Today we drove from Nairobi to Kitale, passing through Nakuru and Eldoret on the way. Last night, we agreed a late fee of 1,000 bob a minute for anyone arriving at the studio after 9 am. Money talks and the whole crew were there by 09.00. Everyone. That‘s the good news. The bad news was no one brought a key for the studio, forcing Tabu to have to drive home and back. We left an hour later. Drive good, but long (roughly 400 kms) with a few little thunder storms and the normal fun with roadworks and trucks.
Nice chicken grill in Nakuru for lunch with full team. Fun fact, Nakuru is the birthplace of Nakumatt, the most successful retail chain in Kenya. It started as Nakuru Mattresses, hence ‘Nakumatt’.
We arrived in time for dinner at the Kitale Club, where we are staying for the next two nights. Tomorrow we will drive another 200 kms to record the Sabaot. A wee bit too much time in the jeeps…..
Singing Wells – The Crew
- Tabu, Ketebul CEO, Driver, Interviewer, Fixer Briefer
- Steve (Stevo), Singing Wells Project Manager and Chief Sound Engineer, Throat to Choke
- Patrick (Pato), Chief Video Engineer, Camera 1 (fixed centre)
- Willie, Sound Engineer
- Eddie, Sound Engineer, Influences Musician
- Nick, Intern & Trainee Video Engineer, Photographer (stills)
- Jimmy, Video Engineer, Camera 2 (instruments)
- Hunter, Video Engineer, Camera 3 (performance, context, audience)
- Kathy, Video Engineer, Stills and Interviewer
- Kiplagat, Fixer
We are also joined for the first couple days by Chelegat Lebo who works with Content House in Kitale and is producing a TV documentary on Kenyan Olympic athletes. (Pictured in the photo with Willie and Eddie).
Interview with Patrick ‘Pato’ Ondiek
We used the car ride to interview Pato about his background and his work with Ketebul Music. Pato is from the Luo tribe, from the village of Bondo (450 Km from Nairobi) , although he and his father were both born and raised in Nairobi. He is one of 6 children – he has one older sister and two older brothers and a younger brother and sister. He lives with his three brothers in an apartment in the Umoja district of Nairobi.
Pato graduated from Pumwani High School in 1999 where he was always the ‘camera guy’, volunteering for every school project involving photography. He then worked in computer software before founding Foxhole Entertainment with some school friends – they focused on making videos, doing studio recording and renting out PA equipment for DJs. His focus was relatively typical for young Kenyans at the time – Hip Hop inspired by US rappers.
He joined Ketebul Music in 2006 and built up the video department there. While there, he was exposed to the Spotlight Series. He began to really love tribal music and so when we started developing the Singing Wells project he jumped on it, keen to head up the video recording department . We asked him what he liked most about the project and he gave two answers:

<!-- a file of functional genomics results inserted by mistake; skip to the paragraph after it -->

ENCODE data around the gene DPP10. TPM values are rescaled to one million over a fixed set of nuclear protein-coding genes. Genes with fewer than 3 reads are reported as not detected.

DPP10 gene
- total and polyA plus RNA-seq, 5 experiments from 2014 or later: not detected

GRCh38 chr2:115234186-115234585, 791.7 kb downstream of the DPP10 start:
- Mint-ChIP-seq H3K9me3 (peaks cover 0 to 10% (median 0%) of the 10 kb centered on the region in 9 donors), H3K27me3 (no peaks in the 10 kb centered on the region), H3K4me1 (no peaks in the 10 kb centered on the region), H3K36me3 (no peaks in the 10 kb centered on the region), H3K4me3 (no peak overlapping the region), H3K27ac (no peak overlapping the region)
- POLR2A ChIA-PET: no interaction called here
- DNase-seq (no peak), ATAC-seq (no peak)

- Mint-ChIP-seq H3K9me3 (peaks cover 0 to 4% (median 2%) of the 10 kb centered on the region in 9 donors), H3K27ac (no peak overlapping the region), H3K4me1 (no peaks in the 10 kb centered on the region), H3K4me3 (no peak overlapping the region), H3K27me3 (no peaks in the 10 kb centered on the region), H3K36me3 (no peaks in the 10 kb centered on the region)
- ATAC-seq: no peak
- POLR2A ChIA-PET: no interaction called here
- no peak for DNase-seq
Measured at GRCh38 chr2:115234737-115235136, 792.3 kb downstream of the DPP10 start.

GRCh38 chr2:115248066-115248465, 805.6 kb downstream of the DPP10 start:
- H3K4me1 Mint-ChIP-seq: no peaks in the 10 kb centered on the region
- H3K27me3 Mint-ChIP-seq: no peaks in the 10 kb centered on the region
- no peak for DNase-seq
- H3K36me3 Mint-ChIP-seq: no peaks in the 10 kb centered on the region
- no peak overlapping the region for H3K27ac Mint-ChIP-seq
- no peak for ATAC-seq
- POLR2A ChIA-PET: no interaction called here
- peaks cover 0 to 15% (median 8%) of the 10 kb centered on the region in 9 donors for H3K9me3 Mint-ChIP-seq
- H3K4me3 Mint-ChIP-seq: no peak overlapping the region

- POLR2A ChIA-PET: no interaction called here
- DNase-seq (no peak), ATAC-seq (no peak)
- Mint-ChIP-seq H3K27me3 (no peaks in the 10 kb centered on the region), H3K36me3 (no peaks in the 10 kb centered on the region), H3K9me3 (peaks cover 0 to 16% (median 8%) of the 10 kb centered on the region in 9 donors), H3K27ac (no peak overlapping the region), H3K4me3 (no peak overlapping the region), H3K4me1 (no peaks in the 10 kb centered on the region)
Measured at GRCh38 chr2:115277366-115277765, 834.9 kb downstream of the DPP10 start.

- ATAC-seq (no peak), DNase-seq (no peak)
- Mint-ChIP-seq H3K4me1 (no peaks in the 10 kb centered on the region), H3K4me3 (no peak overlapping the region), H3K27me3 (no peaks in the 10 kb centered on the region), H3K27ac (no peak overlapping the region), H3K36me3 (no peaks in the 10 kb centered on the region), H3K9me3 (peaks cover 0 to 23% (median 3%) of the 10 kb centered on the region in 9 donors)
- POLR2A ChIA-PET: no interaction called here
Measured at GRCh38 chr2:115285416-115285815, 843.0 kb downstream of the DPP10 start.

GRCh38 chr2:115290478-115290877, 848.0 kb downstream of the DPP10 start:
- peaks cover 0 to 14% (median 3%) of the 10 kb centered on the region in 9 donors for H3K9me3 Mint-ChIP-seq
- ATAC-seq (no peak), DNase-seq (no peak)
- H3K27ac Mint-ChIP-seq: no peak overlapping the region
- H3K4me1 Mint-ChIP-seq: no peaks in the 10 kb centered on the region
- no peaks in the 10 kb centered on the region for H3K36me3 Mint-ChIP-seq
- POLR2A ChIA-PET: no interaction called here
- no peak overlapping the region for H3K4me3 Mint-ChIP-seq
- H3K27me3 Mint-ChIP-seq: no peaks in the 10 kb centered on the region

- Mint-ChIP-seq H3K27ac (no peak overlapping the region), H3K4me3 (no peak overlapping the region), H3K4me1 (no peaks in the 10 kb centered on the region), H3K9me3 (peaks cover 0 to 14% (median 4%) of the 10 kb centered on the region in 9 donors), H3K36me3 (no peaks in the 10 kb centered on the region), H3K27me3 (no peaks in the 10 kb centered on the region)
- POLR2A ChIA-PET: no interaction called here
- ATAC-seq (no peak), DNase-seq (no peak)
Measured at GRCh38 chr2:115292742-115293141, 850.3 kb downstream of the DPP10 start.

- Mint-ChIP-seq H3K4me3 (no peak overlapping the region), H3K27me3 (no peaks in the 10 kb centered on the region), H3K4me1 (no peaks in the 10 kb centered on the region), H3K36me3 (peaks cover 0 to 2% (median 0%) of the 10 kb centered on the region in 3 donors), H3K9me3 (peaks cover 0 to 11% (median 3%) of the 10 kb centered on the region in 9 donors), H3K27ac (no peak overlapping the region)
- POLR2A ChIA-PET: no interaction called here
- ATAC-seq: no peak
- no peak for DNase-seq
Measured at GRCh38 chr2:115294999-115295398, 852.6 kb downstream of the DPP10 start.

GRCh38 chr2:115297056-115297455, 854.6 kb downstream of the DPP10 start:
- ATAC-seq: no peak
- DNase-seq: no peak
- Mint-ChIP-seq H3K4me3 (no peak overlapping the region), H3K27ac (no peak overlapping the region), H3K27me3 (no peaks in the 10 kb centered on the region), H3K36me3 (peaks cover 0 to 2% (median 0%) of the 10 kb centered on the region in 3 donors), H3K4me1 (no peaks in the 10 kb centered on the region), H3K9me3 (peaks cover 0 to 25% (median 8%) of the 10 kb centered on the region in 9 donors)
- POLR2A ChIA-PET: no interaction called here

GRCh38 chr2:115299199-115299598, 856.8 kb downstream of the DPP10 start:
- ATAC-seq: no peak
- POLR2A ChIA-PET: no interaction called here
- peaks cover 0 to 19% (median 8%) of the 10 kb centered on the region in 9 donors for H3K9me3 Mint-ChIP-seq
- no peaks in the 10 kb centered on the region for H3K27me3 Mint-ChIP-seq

“First, I love the exposure to different cultures – even my own. I have never heard a lot of the tribal music, even around my own villages. Our trip to Nyanza in November 2011 blew me away. I have never heard music like that. My favourite was the performance from Okumu K’Orengo. I was so moved. He was singing about death, about his own father, about his grandfather. He forced you to think about all the people you’ve lost. Secondly, I love the confidence it gives me to expose my friends to new music. They all love the music I bring home – it is so different from what they listen to and so much like ‘home.’ In Kenya, no matter where you live, your village is always ‘home.’ I was never raised there, but it is where I will retire. And the focus of Singing Wells is village music. It is about home. And my friends love that.”
We asked Pato his favourite Singing Wells moment and he said it was Jovah singing Ye Warararaye with Jessie at the studio last December.
“That should be a massive song that everyone knows. It is a song about home. I don’t know a word of Batwa but it just is.” His worst moment was in Nyanza at the home of Josef Kokeyo. “Our fixer had accidently picked up the wrong group – they were terrible and didn’t care about the music and performed songs which are just performed for tourists. Not real music and not good. I knew the second it started. I was so glad it started raining and we could get out of there.” [Editor note: we did not include this group in any Singing Wells materials.]
So here is Pato’s favourite Singing Wells track – Jovah from the Mperwa Batwa community in Kisoro performing with Jesse on piano at the Ketebul Music studios This track is also on our album Best of Singing Wells 2011
Jovah – Ye Warararaye by singingwells
We asked Pato whether he always knew he would be involved in music.
“No, but from high school I knew I was going to be working on videos. And music is my life. I started listening to Joseph Kamaru when I was growing up in the Ngara Estate, another part of Nairobi. He was the biggest Kikuyu artist around and would walk around our area with a guitar and play to all the little kids. My brothers all love salsa music and I grew up listening to Ochieng Nelly, a huge Benga star”.
Singing Wells team, March 2012